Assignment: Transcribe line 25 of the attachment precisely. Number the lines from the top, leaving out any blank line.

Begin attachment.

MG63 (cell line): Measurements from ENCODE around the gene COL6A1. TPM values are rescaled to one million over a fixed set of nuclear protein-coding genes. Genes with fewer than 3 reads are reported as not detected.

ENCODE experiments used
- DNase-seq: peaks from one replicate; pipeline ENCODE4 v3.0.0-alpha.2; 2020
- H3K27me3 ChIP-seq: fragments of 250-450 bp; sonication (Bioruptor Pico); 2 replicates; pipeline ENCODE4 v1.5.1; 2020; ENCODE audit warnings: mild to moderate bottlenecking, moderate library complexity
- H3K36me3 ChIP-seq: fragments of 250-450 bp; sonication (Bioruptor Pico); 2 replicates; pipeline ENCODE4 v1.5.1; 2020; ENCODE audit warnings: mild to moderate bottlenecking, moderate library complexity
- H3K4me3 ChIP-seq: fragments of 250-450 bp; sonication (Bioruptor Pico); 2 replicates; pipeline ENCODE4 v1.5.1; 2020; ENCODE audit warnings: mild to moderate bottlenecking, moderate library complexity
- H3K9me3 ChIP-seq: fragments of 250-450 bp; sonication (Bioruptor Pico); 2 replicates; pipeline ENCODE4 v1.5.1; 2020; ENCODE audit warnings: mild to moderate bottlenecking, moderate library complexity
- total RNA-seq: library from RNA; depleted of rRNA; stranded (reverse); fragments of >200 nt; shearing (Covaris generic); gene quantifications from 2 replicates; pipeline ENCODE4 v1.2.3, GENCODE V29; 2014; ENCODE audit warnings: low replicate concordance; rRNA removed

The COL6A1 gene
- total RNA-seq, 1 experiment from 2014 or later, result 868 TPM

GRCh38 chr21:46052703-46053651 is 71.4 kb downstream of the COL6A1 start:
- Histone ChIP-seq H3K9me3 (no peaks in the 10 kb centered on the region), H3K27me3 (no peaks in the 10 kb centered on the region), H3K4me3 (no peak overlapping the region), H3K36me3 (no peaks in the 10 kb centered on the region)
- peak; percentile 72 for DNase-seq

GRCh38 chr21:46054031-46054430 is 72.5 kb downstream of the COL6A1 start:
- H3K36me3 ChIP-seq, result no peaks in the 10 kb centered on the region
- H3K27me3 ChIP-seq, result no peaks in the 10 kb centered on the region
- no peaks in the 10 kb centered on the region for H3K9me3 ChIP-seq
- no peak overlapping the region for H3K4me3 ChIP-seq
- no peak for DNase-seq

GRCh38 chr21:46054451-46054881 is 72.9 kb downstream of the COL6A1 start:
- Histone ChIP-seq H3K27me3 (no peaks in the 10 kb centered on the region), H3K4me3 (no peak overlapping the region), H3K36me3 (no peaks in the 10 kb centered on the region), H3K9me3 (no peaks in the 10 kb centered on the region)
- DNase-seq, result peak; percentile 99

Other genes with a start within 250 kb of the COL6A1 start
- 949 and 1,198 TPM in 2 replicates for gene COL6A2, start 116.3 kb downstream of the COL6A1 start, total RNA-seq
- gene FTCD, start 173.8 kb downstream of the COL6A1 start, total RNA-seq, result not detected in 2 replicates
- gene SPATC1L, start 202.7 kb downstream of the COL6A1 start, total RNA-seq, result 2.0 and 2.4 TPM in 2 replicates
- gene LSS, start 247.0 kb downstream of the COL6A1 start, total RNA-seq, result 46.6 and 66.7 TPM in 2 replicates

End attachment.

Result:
- gene FTCD, start 173.8 kb downstream of the COL6A1 start, total RNA-seq, result not detected in 2 replicates